The University of Texas at Austin
  • Educators explore 3-D virtual worlds

    By Tara Chandler
    Published: Dec. 13, 2007

    Imagine touching the ceiling of the Sistine Chapel, having the power to create anything you can dream up and learning from people across the globe all with the click of a mouse.

    This is Second Life (SL), one of many 3-D virtual worlds that are changing the way people interact and how teachers educate and collaborate.

    More than 200 universities and institutions around the world are using SL, said Leslie Jarmon, a senior lecturer who is leading the way in SL instruction at The University of Texas at Austin.

    SL was created by Linden Labs four years ago and is shaped entirely by its residents, which now totals more than 11 million.

    “Linden Labs started with the gaming world and then decided to take the game out of it and have a virtual world, then give people the tools they need to create their own world,”Jarmon said. In SL she is known by her avatar name Bluewave Ogee. An avatar is the persona a person takes on in a virtual world.

    “They created the ground and atmosphere and people do the rest,” Jarmon said. “We have six-hour days in Second Life and the moon is always full.”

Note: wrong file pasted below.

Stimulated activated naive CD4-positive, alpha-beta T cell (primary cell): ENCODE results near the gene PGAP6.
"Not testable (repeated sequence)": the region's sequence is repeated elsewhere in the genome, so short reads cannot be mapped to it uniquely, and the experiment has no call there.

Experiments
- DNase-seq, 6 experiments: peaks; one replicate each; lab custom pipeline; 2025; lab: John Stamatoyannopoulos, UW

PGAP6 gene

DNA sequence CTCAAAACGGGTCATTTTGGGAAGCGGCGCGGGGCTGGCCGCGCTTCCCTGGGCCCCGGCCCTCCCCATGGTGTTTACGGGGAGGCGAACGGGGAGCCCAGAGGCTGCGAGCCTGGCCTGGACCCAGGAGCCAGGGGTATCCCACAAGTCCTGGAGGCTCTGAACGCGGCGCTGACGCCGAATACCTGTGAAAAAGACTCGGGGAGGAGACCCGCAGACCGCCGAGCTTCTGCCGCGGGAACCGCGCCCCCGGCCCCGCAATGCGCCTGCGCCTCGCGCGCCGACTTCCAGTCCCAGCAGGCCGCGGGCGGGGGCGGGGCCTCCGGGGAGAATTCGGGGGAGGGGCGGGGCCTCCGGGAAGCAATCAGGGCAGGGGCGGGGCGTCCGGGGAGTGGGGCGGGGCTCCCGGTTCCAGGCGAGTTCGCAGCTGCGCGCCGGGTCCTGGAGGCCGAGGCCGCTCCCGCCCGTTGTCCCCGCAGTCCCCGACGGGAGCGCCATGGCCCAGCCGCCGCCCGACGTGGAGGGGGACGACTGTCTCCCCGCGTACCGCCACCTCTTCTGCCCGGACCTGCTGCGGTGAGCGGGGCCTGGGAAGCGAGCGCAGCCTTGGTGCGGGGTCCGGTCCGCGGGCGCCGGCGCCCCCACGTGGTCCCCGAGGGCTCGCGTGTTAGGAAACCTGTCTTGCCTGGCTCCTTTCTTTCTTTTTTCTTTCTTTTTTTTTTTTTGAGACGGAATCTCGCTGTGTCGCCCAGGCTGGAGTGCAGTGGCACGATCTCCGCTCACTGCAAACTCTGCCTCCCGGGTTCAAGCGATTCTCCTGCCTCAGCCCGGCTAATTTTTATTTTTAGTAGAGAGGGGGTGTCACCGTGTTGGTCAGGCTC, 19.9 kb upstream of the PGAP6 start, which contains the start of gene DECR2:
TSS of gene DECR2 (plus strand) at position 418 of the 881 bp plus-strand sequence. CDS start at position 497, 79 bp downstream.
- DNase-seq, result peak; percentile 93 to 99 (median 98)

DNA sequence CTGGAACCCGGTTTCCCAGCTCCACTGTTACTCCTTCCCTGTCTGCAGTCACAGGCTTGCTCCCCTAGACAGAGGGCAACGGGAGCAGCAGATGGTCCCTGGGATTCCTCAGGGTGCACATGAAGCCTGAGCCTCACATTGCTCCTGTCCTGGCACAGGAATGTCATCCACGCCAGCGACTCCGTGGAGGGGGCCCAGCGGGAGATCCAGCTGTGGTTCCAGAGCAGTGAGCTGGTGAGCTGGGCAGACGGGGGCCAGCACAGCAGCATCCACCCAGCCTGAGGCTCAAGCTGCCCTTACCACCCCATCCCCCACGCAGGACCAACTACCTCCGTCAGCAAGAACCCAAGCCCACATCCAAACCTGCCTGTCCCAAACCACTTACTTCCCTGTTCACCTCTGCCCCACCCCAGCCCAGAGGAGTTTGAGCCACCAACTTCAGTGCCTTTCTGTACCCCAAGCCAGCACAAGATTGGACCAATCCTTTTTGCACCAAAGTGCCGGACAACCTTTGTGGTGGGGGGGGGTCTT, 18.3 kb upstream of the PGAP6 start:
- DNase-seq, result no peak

Jarmon owns a piece of SL land with graduate student Joe Sanchez, also known as North Lamar.

    Jarmon and Sanchez purchased two islands in SL for about $6,300 and started the Educators Coop, the first residential community for educators in SL. The Coop provides educators a place to explore, collaborate, teach and conduct research in SL. They meet weekly to discuss their work and host sessions that teach others how to create things in SL, Sanchez said.

    Jarmon and Sanchez believe virtual worlds are the next evolution of the Internet.

    “SL or other virtual worlds will continue to become more and more mainstream. I feel that eventually people will have an avatar in the same way that people now have an
    e-mail address,” Sanchez said.

    Jarmon sees limitless educational opportunities in SL with groups for every interest.

    “In Second Life there is education and business, art and music, history, science, corporations and government. Whatever you can find here, you can find in virtual worlds,” Jarmon said.

    She talks at a rapid pace when describing SL and its possibilities. She is excited about what’s taking place now and what lies ahead for virtual worlds.

    “It extends the communication channels we already use into the 3-D virtual world. It’s a world like this world but we don’t have to go anywhere to experience it.”

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